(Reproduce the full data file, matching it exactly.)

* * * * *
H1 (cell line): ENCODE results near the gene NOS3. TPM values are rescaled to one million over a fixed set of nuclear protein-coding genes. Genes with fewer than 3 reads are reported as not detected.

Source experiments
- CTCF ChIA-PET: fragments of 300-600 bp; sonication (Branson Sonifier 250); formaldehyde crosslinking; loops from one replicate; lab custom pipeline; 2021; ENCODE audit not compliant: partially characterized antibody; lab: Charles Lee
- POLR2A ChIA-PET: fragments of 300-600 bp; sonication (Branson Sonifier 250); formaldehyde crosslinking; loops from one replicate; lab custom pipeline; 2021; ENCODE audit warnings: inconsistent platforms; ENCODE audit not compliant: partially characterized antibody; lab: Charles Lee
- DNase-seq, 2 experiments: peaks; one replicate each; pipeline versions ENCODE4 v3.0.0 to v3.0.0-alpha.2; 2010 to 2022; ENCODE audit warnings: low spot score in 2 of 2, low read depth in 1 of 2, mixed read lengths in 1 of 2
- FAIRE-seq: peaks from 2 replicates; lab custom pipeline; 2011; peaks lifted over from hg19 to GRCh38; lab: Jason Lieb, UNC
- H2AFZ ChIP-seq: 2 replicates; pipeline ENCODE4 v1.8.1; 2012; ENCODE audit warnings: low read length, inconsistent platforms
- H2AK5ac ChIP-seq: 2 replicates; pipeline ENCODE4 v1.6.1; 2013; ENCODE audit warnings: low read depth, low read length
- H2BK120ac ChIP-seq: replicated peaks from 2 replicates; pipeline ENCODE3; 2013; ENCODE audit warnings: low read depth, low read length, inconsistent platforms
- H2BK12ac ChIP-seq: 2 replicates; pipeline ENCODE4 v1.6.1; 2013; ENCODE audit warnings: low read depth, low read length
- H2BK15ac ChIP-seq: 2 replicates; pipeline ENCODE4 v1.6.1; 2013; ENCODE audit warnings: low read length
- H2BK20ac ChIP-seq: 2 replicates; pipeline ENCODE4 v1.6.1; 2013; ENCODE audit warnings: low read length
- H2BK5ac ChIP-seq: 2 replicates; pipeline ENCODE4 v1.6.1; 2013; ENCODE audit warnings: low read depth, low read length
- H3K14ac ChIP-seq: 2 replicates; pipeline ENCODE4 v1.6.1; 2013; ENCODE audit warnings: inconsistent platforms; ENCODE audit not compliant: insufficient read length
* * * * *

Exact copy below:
H1 (cell line): ENCODE results near the gene NOS3. TPM values are rescaled to one million over a fixed set of nuclear protein-coding genes. Genes with fewer than 3 reads are reported as not detected.

Source experiments
- CTCF ChIA-PET: fragments of 300-600 bp; sonication (Branson Sonifier 250); formaldehyde crosslinking; loops from one replicate; lab custom pipeline; 2021; ENCODE audit not compliant: partially characterized antibody; lab: Charles Lee
- POLR2A ChIA-PET: fragments of 300-600 bp; sonication (Branson Sonifier 250); formaldehyde crosslinking; loops from one replicate; lab custom pipeline; 2021; ENCODE audit warnings: inconsistent platforms; ENCODE audit not compliant: partially characterized antibody; lab: Charles Lee
- DNase-seq, 2 experiments: peaks; one replicate each; pipeline versions ENCODE4 v3.0.0 to v3.0.0-alpha.2; 2010 to 2022; ENCODE audit warnings: low spot score in 2 of 2, low read depth in 1 of 2, mixed read lengths in 1 of 2
- FAIRE-seq: peaks from 2 replicates; lab custom pipeline; 2011; peaks lifted over from hg19 to GRCh38; lab: Jason Lieb, UNC
- H2AFZ ChIP-seq: 2 replicates; pipeline ENCODE4 v1.8.1; 2012; ENCODE audit warnings: low read length, inconsistent platforms
- H2AK5ac ChIP-seq: 2 replicates; pipeline ENCODE4 v1.6.1; 2013; ENCODE audit warnings: low read depth, low read length
- H2BK120ac ChIP-seq: replicated peaks from 2 replicates; pipeline ENCODE3; 2013; ENCODE audit warnings: low read depth, low read length, inconsistent platforms
- H2BK12ac ChIP-seq: 2 replicates; pipeline ENCODE4 v1.6.1; 2013; ENCODE audit warnings: low read depth, low read length
- H2BK15ac ChIP-seq: 2 replicates; pipeline ENCODE4 v1.6.1; 2013; ENCODE audit warnings: low read length
- H2BK20ac ChIP-seq: 2 replicates; pipeline ENCODE4 v1.6.1; 2013; ENCODE audit warnings: low read length
- H2BK5ac ChIP-seq: 2 replicates; pipeline ENCODE4 v1.6.1; 2013; ENCODE audit warnings: low read depth, low read length
- H3K14ac ChIP-seq: 2 replicates; pipeline ENCODE4 v1.6.1; 2013; ENCODE audit warnings: inconsistent platforms; ENCODE audit not compliant: insufficient read length